We are often asked how long to keep financial records. To answer that question, let’s take a look at various types of documents:
Tax Returns: The IRS recommends keeping tax returns for three years. There is an exception to this rule. The IRS can go back six years in an audit when more than 25% of income was omitted from a tax return. Given the strong unlikeliness of this issue, especially for law abiding citizens concerned about keeping proper documentation, we think 3 years is sufficient. For clients working with a tax preparer, understand that CPAs keep copies of these tax returns as well, frequently for more than 3 years. If you need something from your tax return from five years ago, chances are your CPA has it. In addition, your CPA can send you a copy of your tax return in electronic format. Not only do you not need to keep a lifetime of tax returns, the three years’ worth of returns you need can be kept electronically.
With that said, a tax return and the supporting documentation that goes with it, contains a post-mortem of the important financial things that happened in any given year. We recall a conversation with a client whose father had passed away. They were put in charge of helping Mom with the family finances and the adult child found 40 years of tax returns that Dad had kept. It was both an interesting walk down memory lane for this adult child and his mom, as well as a learning experience to see how his parents managed their finances over the years. If you want to save one set of financial documents so your children can have the same experience, your annual tax return is the one to keep.
Brokerage Statements: Each month, you either receive financial statements in the mail or electronically. How long should you keep these statements? Our recommendation is to purge them immediately. Financial firms keep a minimum of 10 years of statements online for you to retrieve at any time; and they have the ability to retrieve electronic records beyond that period. If you have brokerage statements sitting in a filing cabinet or binder, do yourself a favor and take them to the shredder. You’ll never need to access the information in that statement from October 2003, much less 1972, and if you want it, the financial firms have that information electronically.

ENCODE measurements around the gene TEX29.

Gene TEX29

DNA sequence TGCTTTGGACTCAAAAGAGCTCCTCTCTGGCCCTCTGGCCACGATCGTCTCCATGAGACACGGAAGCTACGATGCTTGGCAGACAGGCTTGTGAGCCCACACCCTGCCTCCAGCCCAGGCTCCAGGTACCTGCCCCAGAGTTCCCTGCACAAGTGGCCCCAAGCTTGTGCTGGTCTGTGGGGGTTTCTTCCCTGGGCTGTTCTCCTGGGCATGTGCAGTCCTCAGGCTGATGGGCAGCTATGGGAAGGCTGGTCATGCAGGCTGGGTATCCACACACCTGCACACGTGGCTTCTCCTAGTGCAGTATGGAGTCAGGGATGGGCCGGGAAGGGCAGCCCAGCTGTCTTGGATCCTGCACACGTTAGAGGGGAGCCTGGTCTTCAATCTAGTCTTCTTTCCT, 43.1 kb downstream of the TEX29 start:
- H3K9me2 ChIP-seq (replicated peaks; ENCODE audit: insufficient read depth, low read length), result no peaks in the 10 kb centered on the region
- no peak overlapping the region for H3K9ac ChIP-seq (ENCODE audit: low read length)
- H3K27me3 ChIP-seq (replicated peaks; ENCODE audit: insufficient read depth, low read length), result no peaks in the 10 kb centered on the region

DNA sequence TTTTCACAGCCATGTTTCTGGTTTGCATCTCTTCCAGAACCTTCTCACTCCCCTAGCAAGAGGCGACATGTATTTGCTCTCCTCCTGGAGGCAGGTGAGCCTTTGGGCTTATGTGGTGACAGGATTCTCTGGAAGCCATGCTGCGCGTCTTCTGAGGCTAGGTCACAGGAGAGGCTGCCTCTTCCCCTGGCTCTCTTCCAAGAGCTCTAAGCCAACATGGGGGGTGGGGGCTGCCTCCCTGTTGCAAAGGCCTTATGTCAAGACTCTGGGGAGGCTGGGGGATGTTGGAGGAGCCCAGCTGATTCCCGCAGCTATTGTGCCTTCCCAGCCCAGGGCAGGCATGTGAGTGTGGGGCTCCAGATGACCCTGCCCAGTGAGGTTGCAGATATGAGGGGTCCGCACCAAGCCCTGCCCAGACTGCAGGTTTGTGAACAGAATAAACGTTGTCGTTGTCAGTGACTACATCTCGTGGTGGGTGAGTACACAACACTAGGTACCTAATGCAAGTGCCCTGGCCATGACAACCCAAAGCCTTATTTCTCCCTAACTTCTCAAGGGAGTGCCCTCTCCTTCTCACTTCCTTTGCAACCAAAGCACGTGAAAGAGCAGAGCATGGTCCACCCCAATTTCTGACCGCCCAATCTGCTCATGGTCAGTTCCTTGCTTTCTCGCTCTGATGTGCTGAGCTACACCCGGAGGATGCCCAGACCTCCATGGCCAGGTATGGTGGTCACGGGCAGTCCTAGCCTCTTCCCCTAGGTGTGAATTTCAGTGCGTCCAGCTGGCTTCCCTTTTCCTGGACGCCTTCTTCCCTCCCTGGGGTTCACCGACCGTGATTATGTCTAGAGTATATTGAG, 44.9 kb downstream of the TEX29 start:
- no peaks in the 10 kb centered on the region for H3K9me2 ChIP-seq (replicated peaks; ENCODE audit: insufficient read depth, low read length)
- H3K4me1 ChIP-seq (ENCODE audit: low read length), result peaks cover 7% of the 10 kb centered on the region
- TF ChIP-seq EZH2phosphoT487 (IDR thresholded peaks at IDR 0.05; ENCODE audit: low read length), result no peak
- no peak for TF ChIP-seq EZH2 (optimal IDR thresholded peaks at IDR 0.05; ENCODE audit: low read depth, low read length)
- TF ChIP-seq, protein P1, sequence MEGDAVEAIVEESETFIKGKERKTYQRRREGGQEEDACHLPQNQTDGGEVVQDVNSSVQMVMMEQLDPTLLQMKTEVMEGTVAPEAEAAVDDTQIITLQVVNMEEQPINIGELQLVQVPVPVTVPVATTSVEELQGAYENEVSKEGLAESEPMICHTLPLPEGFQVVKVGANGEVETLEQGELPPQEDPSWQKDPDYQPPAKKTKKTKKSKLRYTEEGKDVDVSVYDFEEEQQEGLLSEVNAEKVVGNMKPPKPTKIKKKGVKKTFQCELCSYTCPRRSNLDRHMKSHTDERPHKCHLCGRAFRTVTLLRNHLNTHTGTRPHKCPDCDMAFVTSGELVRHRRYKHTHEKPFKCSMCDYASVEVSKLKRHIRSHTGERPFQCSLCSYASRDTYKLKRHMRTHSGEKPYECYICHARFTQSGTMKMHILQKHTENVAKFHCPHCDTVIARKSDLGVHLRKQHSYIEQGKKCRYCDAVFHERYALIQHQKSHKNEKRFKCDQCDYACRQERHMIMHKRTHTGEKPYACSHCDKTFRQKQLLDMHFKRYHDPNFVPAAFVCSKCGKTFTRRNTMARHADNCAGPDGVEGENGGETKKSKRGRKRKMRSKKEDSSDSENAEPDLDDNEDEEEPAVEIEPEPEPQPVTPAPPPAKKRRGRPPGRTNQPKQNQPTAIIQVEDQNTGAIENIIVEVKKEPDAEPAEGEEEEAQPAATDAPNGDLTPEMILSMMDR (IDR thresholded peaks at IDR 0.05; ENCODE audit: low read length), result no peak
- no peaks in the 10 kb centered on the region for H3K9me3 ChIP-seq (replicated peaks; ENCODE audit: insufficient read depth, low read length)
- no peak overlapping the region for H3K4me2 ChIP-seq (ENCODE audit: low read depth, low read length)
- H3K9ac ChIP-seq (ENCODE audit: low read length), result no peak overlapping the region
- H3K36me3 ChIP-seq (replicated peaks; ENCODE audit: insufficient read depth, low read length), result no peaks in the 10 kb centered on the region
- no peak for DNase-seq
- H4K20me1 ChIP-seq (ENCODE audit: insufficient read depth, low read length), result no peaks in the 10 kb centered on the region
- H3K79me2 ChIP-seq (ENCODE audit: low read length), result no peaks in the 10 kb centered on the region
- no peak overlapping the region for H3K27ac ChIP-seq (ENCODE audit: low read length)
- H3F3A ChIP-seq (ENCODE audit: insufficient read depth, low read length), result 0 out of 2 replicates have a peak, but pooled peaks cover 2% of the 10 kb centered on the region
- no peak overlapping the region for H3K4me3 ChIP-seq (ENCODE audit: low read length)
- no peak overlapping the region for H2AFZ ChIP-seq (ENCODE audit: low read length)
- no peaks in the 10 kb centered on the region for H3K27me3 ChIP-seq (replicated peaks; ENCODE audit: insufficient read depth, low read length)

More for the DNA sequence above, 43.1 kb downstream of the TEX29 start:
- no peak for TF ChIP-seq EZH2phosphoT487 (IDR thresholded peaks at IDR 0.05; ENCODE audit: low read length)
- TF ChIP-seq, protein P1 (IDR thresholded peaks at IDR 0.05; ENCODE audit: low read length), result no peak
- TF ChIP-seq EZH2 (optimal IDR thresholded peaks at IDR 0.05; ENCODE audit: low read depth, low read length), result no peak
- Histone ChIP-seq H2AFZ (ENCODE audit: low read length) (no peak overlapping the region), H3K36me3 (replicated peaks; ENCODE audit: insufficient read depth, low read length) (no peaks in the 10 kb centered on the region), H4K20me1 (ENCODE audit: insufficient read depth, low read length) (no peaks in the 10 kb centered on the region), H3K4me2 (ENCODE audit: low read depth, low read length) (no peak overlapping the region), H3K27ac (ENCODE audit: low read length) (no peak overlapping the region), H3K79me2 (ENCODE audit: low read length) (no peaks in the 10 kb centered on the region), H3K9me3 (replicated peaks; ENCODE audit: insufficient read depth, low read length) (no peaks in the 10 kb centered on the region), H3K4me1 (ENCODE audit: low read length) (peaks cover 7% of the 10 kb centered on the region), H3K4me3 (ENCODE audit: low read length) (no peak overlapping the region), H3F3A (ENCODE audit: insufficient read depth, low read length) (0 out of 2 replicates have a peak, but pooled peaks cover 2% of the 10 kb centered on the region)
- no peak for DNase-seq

Insurance Policies: There is no statute of limitation on keeping insurance policies. If you lose the policy, the insurance company is still obligated to pay a claim. It does make sense to keep the actual policy in a safe place, both physically in a filing cabinet and electronically in our online website Vault. The key issue is making sure you and your loved ones know what policies you actually have and where they are stored.
Estate Documents: Having a signed copy of your estate documents, either in physical or electronic copy is critical. Be sure you and your family know exactly where these documents are, especially your Power of Attorney forms. These forms could be needed at a moment’s notice if you become ill or incapacitated. If you haven’t already, provide us with a copy of these documents to be uploaded to your secure Vault. That way, estate documents can be retrieved anywhere and at any time, so long as you have your login credentials. You never know when you’ll end up in the emergency room in the middle of the night and need these documents.
Conclusion: Saving a lifetime of data is both cumbersome and unnecessary. The electronic world has evolved over the last 30 years; and one of the key benefits is not having to keep records in physical form. Empty that filing cabinet at home and enjoy the freedom that comes with knowing you can access your historical data at any point if needed.